Comment Decision logic and its applications... (Score 1) 78

Machines can be broken into two parts: the interface to the outside world and decision logic.
Decision logic can be hardwired or configurable.  A configuration of the configurable
parts of a machine comprises the software.  Software may be viewed as a program or
as data.  This is an artificial distinction: data may be viewed as a program for an interpreter
(notepad.exe interprets a text file and generates an interactive graphical experience that
appears to represent the contents of the text file).  Some data may be interpreted by
a hardwired logic unit.

All this was invented or discovered by WW2 with the exception of the fine details of the interface.

Use of a logic processing machine should not be considered patentable in any way.
In principle, once Turing's paper was written, one could enumerate all software for all machines.
Thus, since all the countable numbers were certainly discovered and logically formalised
in the 19th century, they should be considered already discovered.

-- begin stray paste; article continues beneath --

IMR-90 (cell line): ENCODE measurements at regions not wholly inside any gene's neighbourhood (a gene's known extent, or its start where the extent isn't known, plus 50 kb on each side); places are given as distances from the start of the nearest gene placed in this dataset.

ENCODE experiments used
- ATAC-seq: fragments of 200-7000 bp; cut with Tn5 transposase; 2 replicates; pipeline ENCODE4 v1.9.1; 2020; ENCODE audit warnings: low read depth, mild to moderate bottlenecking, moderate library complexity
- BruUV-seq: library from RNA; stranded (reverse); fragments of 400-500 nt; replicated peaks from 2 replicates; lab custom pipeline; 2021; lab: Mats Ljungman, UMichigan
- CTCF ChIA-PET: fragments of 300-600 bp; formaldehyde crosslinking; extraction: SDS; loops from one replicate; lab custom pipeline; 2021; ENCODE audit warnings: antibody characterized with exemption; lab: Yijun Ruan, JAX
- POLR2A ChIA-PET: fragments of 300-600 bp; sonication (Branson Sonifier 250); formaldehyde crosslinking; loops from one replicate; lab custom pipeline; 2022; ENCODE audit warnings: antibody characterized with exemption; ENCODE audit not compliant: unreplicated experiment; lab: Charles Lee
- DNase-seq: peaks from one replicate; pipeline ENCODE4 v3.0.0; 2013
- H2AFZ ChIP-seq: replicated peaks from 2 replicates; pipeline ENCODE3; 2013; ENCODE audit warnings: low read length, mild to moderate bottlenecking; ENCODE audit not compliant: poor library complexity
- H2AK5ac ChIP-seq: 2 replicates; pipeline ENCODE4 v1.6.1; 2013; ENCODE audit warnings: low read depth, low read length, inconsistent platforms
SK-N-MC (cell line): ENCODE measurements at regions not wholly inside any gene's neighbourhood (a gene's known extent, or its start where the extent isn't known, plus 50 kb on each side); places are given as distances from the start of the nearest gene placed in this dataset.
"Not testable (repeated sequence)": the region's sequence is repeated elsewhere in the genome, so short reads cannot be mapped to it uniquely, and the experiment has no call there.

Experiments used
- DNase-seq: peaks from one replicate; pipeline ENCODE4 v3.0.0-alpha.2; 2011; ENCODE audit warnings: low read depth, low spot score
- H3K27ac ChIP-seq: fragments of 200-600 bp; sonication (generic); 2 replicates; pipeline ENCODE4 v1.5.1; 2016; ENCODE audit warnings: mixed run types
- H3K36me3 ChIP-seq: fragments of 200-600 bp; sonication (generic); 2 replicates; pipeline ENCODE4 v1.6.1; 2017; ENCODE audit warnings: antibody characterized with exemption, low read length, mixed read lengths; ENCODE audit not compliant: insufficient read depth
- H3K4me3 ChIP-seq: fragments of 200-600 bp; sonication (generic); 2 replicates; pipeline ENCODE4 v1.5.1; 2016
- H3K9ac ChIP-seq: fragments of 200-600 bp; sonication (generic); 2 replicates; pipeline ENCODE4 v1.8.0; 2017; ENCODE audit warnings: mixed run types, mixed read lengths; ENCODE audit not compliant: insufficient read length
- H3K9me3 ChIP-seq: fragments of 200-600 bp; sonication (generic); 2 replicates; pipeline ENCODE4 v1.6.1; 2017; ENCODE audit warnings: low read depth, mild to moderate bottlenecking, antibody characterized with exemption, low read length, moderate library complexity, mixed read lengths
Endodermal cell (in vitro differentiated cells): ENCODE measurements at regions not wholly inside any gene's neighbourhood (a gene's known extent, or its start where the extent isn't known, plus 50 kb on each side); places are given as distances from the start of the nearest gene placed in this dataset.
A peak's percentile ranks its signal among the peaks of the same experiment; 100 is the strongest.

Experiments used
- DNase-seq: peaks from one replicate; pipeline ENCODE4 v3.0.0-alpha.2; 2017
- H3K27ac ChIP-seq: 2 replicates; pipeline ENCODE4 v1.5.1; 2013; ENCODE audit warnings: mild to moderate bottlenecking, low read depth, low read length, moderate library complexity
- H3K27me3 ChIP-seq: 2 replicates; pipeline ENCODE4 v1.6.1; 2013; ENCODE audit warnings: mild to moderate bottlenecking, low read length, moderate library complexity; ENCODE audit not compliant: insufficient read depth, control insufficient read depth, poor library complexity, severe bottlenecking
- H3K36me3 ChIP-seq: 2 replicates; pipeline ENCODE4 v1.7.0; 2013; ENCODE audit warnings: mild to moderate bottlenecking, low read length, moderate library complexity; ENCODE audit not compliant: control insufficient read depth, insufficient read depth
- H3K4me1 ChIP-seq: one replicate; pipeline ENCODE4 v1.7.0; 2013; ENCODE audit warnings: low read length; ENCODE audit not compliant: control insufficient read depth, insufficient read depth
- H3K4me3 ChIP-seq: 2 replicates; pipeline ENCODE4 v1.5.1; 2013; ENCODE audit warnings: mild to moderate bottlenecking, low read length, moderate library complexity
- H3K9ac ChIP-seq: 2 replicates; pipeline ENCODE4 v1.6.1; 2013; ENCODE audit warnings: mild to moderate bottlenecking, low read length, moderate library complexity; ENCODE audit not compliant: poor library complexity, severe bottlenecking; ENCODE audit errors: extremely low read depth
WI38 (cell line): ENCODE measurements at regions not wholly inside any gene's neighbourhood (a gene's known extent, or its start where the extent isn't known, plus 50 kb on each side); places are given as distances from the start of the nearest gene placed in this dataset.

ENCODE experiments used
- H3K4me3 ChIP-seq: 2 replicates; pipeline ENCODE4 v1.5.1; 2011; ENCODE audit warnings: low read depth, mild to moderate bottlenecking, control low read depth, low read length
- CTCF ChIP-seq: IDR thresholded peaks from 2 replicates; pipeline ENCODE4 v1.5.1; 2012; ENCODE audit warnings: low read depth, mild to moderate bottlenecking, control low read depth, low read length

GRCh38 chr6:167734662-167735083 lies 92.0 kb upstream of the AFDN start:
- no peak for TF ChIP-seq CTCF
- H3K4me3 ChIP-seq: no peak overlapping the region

As soon as an outside world interface involves decision logic, the decision logic should
be factored out and only that part that does not involve decision logic should be considered
a design and be patentable.

Copyright should not apply to what can be logically derived from a problem specification: it
should apply only to artistic expressions that are beyond derivation by a logical procedure.

Thus, what is truly art should be copyrightable (and there should be a common sense test
of whether someone could have produced something similar).  Designs should be patentable,
but not decision logic.  Decision logic should be considered already invented as of Turing's
paper and thus beyond the scope of copyright or patent.

That is the only logically sensible way to apply copyright and patents to technology.  Trouble is,
laws are made by technologically naive people, presided upon by technologically naive judges and juries,
and essentially those who understand technology properly have no power of those who make laws
regulating it.  This a dichotomy between understanding and power is why the system is as stupid
and broken as it is.

DNA should, accordingly, be considered software for a pre-existing interpreter that is over 20 years
old and thus equally non-patentable.

Comment One's computer is an extension of one's self. (Score 1) 154